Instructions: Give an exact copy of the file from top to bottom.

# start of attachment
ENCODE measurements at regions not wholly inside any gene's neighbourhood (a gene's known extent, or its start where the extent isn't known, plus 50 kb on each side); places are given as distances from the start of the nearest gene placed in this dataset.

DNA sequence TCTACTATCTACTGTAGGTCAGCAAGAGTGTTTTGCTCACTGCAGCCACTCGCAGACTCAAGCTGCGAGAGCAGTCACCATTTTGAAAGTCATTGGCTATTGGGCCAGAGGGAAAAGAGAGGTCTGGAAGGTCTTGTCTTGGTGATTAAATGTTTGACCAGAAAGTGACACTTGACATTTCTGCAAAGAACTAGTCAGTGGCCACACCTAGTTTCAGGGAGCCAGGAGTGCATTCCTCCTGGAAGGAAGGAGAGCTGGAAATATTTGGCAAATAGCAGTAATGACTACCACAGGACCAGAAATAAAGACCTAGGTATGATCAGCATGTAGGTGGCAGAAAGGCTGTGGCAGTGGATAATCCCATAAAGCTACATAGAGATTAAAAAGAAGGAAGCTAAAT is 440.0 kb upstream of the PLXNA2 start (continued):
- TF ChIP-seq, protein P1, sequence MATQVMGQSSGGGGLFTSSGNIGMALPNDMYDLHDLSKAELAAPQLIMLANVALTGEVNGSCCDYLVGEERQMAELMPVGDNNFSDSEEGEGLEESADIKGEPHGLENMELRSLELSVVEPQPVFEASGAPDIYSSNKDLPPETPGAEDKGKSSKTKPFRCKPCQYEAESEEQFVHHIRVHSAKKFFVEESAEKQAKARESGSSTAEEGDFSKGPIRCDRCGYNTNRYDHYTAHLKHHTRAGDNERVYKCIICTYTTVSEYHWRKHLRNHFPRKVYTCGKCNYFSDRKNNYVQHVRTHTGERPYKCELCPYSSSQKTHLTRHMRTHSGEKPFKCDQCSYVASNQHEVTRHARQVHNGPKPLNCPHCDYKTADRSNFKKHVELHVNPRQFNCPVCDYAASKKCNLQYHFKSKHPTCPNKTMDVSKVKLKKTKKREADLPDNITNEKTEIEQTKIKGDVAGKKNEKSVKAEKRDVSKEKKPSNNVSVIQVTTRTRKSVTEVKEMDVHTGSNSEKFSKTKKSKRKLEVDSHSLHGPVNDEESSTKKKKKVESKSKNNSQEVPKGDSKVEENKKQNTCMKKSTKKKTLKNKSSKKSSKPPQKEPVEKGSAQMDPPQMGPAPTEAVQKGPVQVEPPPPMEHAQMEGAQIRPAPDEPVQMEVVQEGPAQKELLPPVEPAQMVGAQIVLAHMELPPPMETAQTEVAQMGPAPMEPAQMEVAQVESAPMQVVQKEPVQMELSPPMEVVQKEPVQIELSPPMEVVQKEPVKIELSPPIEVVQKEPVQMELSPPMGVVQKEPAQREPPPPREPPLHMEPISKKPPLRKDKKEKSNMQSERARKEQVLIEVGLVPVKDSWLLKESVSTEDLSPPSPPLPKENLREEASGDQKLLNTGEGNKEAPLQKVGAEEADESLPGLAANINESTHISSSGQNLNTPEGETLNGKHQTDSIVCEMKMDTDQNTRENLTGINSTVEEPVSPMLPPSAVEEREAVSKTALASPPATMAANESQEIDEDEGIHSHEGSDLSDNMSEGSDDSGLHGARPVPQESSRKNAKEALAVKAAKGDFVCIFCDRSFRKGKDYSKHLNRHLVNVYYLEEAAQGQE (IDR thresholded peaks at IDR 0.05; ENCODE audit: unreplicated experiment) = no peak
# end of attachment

ENCODE measurements at regions not wholly inside any gene's neighbourhood (a gene's known extent, or its start where the extent isn't known, plus 50 kb on each side); places are given as distances from the start of the nearest gene placed in this dataset.

DNA sequence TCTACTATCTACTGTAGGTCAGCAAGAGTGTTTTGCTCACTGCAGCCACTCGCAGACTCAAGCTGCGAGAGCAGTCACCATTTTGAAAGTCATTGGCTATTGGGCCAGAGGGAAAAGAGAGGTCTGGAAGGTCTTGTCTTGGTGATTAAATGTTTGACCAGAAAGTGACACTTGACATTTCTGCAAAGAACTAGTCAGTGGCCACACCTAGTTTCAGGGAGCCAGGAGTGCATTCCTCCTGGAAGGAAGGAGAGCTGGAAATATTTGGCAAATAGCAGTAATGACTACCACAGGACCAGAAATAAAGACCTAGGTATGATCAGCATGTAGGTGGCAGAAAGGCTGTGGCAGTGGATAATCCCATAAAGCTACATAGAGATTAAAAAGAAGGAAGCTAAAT is 440.0 kb upstream of the PLXNA2 start (continued):
- TF ChIP-seq, protein P1, sequence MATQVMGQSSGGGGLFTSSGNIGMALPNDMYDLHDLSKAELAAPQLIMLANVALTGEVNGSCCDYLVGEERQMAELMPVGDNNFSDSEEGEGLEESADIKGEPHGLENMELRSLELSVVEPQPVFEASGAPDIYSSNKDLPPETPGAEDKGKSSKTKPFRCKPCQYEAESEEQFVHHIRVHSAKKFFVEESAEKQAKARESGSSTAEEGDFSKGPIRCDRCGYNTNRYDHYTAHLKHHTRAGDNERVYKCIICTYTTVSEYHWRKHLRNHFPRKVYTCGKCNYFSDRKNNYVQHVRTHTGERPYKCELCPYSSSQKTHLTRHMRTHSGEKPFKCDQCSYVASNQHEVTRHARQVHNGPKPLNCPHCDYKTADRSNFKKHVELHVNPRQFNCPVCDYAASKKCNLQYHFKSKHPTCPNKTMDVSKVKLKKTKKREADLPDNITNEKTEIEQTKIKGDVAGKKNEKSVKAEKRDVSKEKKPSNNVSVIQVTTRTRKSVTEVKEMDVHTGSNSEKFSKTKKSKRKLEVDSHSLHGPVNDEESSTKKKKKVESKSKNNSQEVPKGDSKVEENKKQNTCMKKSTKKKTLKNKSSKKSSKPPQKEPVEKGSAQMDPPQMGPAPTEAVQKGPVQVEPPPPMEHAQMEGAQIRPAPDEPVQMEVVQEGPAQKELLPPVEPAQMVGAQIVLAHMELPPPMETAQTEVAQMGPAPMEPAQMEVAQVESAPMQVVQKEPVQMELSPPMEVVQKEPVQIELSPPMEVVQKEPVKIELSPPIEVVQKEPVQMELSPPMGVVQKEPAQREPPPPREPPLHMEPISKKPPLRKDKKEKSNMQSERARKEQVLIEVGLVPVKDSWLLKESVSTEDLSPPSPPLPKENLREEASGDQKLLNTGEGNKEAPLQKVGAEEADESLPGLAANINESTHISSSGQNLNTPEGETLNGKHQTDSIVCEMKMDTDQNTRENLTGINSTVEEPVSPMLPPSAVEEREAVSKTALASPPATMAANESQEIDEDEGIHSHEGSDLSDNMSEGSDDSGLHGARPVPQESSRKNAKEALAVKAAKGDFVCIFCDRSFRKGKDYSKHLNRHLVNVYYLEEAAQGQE (IDR thresholded peaks at IDR 0.05; ENCODE audit: unreplicated experiment) = no peak